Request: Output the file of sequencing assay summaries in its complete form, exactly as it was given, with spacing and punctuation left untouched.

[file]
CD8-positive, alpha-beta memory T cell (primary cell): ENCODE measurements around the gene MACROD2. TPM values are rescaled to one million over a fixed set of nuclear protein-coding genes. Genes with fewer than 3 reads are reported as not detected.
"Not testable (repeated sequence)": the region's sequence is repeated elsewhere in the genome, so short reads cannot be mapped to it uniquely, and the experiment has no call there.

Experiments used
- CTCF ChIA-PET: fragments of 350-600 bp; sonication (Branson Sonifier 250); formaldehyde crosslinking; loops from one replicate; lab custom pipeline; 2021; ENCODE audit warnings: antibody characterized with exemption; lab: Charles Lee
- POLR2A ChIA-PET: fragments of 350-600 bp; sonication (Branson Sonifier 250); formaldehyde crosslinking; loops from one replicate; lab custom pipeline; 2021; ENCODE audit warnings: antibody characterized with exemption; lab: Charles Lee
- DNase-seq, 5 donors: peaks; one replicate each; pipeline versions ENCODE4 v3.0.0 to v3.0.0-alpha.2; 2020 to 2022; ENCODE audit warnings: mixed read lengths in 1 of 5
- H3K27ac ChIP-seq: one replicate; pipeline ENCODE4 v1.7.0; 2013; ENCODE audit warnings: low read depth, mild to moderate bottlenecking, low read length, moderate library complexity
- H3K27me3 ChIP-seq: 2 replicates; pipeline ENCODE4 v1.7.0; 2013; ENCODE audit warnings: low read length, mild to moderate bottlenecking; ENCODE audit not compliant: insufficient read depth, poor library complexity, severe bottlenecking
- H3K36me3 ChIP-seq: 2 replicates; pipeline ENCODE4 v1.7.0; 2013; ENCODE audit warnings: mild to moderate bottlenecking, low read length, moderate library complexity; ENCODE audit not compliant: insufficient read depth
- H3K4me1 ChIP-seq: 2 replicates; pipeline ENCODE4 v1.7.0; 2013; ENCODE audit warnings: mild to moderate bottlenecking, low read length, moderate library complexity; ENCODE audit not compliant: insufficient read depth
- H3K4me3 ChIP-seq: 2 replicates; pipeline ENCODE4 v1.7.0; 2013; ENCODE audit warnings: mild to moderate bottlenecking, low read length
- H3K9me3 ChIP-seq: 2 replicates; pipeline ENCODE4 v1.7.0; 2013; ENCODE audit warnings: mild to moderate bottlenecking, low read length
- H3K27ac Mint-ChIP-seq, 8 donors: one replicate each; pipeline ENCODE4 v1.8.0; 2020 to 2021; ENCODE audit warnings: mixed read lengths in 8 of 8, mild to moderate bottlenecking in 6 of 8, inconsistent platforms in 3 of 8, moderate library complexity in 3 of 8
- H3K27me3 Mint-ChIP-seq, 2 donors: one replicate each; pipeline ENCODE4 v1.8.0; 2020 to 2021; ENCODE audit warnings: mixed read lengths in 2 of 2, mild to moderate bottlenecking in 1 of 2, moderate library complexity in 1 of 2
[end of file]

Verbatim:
CD8-positive, alpha-beta memory T cell (primary cell): ENCODE measurements around the gene MACROD2. TPM values are rescaled to one million over a fixed set of nuclear protein-coding genes. Genes with fewer than 3 reads are reported as not detected.
"Not testable (repeated sequence)": the region's sequence is repeated elsewhere in the genome, so short reads cannot be mapped to it uniquely, and the experiment has no call there.

Experiments used
- CTCF ChIA-PET: fragments of 350-600 bp; sonication (Branson Sonifier 250); formaldehyde crosslinking; loops from one replicate; lab custom pipeline; 2021; ENCODE audit warnings: antibody characterized with exemption; lab: Charles Lee
- POLR2A ChIA-PET: fragments of 350-600 bp; sonication (Branson Sonifier 250); formaldehyde crosslinking; loops from one replicate; lab custom pipeline; 2021; ENCODE audit warnings: antibody characterized with exemption; lab: Charles Lee
- DNase-seq, 5 donors: peaks; one replicate each; pipeline versions ENCODE4 v3.0.0 to v3.0.0-alpha.2; 2020 to 2022; ENCODE audit warnings: mixed read lengths in 1 of 5
- H3K27ac ChIP-seq: one replicate; pipeline ENCODE4 v1.7.0; 2013; ENCODE audit warnings: low read depth, mild to moderate bottlenecking, low read length, moderate library complexity
- H3K27me3 ChIP-seq: 2 replicates; pipeline ENCODE4 v1.7.0; 2013; ENCODE audit warnings: low read length, mild to moderate bottlenecking; ENCODE audit not compliant: insufficient read depth, poor library complexity, severe bottlenecking
- H3K36me3 ChIP-seq: 2 replicates; pipeline ENCODE4 v1.7.0; 2013; ENCODE audit warnings: mild to moderate bottlenecking, low read length, moderate library complexity; ENCODE audit not compliant: insufficient read depth
- H3K4me1 ChIP-seq: 2 replicates; pipeline ENCODE4 v1.7.0; 2013; ENCODE audit warnings: mild to moderate bottlenecking, low read length, moderate library complexity; ENCODE audit not compliant: insufficient read depth
- H3K4me3 ChIP-seq: 2 replicates; pipeline ENCODE4 v1.7.0; 2013; ENCODE audit warnings: mild to moderate bottlenecking, low read length
- H3K9me3 ChIP-seq: 2 replicates; pipeline ENCODE4 v1.7.0; 2013; ENCODE audit warnings: mild to moderate bottlenecking, low read length
- H3K27ac Mint-ChIP-seq, 8 donors: one replicate each; pipeline ENCODE4 v1.8.0; 2020 to 2021; ENCODE audit warnings: mixed read lengths in 8 of 8, mild to moderate bottlenecking in 6 of 8, inconsistent platforms in 3 of 8, moderate library complexity in 3 of 8
- H3K27me3 Mint-ChIP-seq, 2 donors: one replicate each; pipeline ENCODE4 v1.8.0; 2020 to 2021; ENCODE audit warnings: mixed read lengths in 2 of 2, mild to moderate bottlenecking in 1 of 2, moderate library complexity in 1 of 2